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Letter to the Minister of Labour regarding Bill 168 Occupational Health and Safety Amendment Act (Violence and Harassment in the Workplace) 2009

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May 22, 2009

Hon. Peter Fonseca
Minister of Labour
14th Flr
400 University Ave.
Toronto ON
M7A 1T7

Dear Minister:

I would like to congratulate you and your staff at the Ministry of Labour for the introduction of Bill 168, the Occupational Health and Safety Amendment Act, 2009, addressing violence and harassment in the workplace.

The Ontario Human Rights Commission believes this type of legislation, which includes requirements for employers to develop policies and programs, provide information, have regard for domestic violence, and take action, is very important for helping to protect and promote the human rights of individuals at work.

While the Bill’s definition of “workplace violence” is restricted to “physical force” against a co-worker, the Commission is pleased to see provisions in the Bill addressing both violence and harassment, including a definition of harassment covering both unwelcome conduct and comment, consistent with the Ontario Human Rights Code.

And while the Bill would require employers to assess the risk of workplace violence, there is, however, no similar provision for assessing risk of harassment.

In our experience, violence is often the culmination of ongoing acts of harassment. Moreover, harassment and violence are not necessarily always physical; they can also take the form of psychological/emotional harm. Risk assessment, prevention and protection efforts should account for these interrelated dimensions of harassment and violence. The Ministry might wish to consider broadening the Bill in this regard.

Overall, the proposed Bill would be a very positive step forward, bringing about internal workplace mechanisms for dealing with harassment and violence across Ontario; something the Commission could only previously achieve one case at a time through public interest remedies under its mediation and litigation work. Rather, this type of legislation would compliment Ontario’s human rights system and the Commission’s new mandate to undertake systemic outreach, education, monitoring, inquiries and legal intervention.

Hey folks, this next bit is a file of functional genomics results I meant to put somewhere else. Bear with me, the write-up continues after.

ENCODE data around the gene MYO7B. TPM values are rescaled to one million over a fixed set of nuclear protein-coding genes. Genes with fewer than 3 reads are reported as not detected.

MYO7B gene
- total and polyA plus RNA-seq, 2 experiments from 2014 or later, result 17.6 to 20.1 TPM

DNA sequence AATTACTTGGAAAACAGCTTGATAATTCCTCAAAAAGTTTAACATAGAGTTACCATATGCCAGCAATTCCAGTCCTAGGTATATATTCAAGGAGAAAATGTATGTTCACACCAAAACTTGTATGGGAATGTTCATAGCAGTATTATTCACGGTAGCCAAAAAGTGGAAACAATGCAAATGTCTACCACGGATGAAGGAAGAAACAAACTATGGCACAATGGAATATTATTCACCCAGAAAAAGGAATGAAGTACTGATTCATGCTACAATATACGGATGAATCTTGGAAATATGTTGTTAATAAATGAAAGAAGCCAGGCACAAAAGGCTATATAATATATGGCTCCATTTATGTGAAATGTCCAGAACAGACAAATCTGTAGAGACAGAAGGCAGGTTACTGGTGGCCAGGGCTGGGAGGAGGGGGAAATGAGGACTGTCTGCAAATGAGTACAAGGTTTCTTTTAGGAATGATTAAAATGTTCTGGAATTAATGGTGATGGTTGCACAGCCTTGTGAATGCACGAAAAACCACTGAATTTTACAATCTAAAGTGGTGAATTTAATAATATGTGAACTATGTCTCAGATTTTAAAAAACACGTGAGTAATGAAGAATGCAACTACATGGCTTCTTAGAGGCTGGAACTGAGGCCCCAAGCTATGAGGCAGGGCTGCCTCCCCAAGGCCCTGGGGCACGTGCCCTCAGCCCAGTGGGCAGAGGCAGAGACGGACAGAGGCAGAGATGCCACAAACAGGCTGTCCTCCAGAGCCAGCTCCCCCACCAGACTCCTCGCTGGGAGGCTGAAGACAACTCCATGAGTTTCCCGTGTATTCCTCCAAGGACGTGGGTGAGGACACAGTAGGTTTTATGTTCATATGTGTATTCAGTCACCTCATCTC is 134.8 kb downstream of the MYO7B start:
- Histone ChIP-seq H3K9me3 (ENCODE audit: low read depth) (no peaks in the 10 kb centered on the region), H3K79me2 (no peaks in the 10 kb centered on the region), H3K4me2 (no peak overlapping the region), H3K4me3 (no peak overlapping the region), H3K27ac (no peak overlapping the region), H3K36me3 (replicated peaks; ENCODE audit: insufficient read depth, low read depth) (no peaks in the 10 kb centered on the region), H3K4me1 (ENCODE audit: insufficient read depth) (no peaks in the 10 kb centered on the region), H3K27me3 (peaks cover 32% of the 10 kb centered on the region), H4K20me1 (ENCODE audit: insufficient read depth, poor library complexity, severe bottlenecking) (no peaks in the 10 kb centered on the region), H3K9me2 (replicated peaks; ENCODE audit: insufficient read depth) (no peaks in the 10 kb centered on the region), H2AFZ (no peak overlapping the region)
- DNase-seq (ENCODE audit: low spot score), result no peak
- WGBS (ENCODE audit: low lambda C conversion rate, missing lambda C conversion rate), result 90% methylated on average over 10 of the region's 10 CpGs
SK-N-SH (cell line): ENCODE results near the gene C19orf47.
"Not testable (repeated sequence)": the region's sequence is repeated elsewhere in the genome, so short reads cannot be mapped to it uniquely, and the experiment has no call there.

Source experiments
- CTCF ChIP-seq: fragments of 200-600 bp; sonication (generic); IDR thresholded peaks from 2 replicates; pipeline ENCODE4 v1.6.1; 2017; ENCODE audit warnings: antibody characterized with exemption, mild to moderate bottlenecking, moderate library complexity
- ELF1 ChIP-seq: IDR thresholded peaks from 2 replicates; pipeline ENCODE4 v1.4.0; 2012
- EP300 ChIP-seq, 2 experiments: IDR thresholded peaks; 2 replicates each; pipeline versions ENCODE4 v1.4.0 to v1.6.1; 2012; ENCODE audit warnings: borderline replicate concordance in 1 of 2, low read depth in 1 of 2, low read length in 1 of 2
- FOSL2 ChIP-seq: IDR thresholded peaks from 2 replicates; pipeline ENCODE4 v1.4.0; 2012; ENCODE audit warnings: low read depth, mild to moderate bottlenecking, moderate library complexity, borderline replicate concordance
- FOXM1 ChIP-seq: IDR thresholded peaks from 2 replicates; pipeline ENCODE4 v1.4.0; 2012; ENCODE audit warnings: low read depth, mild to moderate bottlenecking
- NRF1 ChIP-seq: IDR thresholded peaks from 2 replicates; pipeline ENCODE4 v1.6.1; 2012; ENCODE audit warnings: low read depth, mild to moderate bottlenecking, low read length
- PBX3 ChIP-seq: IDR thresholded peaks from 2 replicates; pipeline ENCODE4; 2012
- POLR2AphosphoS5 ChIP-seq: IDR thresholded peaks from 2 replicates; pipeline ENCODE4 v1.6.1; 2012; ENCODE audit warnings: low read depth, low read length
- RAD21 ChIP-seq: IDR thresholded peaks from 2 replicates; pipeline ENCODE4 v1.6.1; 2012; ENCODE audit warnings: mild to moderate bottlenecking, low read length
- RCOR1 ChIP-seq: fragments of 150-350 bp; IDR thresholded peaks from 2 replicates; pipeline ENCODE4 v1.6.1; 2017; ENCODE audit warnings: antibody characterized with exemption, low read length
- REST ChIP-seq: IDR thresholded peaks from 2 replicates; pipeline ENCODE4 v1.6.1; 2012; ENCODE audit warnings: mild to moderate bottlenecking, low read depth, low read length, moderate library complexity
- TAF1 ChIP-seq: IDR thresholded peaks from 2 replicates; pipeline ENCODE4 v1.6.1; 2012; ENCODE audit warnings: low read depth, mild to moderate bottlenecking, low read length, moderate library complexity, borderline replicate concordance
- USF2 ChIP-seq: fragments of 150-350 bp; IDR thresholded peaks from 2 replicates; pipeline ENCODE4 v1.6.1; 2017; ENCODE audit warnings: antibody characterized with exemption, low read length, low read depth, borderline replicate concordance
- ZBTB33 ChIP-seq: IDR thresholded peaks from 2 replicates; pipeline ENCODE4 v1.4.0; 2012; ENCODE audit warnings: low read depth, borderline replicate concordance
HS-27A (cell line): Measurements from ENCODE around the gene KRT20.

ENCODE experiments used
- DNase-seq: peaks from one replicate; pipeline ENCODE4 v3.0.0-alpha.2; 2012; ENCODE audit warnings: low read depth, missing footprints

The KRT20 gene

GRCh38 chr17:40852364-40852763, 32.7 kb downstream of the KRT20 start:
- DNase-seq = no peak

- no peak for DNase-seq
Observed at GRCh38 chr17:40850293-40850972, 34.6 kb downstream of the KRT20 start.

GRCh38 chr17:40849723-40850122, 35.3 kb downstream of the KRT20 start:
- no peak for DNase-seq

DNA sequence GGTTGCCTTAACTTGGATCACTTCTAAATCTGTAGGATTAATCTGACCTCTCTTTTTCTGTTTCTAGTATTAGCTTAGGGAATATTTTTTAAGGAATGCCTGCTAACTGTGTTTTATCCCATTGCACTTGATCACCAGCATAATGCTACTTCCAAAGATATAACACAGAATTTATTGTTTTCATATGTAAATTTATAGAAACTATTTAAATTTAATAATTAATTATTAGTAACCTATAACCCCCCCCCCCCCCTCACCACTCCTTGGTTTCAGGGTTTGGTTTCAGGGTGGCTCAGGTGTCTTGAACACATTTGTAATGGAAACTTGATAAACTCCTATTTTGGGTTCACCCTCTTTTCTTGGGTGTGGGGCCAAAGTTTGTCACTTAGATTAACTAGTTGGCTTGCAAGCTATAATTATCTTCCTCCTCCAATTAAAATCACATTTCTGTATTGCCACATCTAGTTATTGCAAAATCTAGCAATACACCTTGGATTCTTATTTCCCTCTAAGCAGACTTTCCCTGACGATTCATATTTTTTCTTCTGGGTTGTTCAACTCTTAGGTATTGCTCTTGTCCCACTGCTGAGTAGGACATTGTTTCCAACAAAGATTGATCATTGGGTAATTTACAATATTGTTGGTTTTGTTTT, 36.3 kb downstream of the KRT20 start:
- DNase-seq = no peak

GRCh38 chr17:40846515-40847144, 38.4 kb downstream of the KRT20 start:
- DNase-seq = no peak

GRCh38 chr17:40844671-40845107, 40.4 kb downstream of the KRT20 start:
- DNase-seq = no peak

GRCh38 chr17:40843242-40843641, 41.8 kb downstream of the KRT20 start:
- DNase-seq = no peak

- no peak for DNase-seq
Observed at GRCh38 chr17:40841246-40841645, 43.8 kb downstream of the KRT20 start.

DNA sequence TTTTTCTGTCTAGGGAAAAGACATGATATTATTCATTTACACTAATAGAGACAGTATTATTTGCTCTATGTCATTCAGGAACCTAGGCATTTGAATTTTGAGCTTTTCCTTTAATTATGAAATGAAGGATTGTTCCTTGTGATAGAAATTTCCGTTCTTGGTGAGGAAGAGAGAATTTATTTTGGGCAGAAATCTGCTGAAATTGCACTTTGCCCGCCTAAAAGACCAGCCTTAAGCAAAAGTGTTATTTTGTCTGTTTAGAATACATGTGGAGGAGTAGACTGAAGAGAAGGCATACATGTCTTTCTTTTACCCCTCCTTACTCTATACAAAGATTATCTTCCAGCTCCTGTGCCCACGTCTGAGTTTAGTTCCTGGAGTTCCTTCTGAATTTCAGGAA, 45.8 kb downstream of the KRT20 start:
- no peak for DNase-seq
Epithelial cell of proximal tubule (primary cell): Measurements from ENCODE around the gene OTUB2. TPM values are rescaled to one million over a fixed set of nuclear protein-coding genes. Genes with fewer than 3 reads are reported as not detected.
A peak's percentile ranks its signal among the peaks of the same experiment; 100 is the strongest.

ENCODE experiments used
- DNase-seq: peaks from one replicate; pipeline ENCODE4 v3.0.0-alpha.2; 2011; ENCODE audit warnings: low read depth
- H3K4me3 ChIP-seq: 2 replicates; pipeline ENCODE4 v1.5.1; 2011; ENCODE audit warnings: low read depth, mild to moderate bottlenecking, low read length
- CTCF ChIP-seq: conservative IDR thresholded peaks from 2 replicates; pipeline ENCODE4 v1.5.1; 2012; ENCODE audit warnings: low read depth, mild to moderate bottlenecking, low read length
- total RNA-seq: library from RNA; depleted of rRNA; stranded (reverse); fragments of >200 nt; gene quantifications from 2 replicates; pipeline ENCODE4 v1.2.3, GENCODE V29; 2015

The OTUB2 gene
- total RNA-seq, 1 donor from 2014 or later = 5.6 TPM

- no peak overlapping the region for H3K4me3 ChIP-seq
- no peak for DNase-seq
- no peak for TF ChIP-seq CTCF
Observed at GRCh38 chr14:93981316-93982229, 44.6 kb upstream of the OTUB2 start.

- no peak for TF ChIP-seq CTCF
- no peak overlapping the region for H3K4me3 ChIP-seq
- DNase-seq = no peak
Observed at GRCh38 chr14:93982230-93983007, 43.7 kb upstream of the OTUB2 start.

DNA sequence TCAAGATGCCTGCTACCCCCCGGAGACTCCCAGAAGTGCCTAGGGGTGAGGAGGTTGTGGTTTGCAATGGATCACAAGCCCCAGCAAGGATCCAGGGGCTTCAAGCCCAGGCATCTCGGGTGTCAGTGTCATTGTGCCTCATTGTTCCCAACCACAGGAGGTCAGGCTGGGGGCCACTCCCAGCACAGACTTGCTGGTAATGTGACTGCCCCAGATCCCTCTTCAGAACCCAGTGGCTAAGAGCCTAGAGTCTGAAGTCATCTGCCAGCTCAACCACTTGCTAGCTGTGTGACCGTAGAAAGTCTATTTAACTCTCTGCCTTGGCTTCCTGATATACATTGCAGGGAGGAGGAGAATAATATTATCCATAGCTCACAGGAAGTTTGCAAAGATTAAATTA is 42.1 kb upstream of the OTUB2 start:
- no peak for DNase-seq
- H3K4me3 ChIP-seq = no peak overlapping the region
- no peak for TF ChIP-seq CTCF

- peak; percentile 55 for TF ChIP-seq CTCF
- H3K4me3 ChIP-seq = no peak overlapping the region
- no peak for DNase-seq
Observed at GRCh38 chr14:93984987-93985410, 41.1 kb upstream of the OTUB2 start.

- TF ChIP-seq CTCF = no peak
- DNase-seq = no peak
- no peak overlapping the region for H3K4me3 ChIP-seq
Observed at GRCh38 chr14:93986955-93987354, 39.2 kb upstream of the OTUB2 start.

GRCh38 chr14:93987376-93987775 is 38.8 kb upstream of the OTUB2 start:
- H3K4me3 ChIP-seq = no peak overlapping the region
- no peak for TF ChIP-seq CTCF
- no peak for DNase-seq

Equally significant, the proposed legislation is in keeping with certain Ontario Coroner recommendations from the 1997 Theresa Vince Inquest, the 2002 Gillian Hadley Inquest and the 2007 Lori Dupont Inquest examining the tragic murders of these women – Vince and Dupont at the hands of their colleagues, and Hadley who faced workplace harassment from her in-laws and was eventually murdered by her ex-husband.

Your Ministry should also be commended for other related initiatives including: the recent passage of the Employment Standards Amendment Act (Temporary Help Agencies), 2009; the announcement of a new help hotline for foreign domestic workers; and, a commitment to introduce legislation later this year that would ban foreign domestic worker placement fees and begin targeted enforcement of agencies that breach Ontario’s labour laws. These initiatives will help promote and protect the human rights of newcomers to Canada who often face discrimination because of sex, place of origin, ethnic origin, race and other related grounds.

The Commission will be following with great interest the upcoming legislative and committee debates, and we look forward to reviewing the next version of the Bill and its final passage.

In the meantime, please feel free to contact the Commission. We’ve had a long history of helping to address workplace harassment through litigation, policy and guideline development, public education and partnership. We would be pleased to offer you or your staff any assistance we can.

Yours truly,


Barbara Hall, B.A, LL.B, Ph.D (hon.)
Chief Commissioner


Hon. Deb Matthews
Minister Responsible for Women’s Issues

Pat Hoy, MPP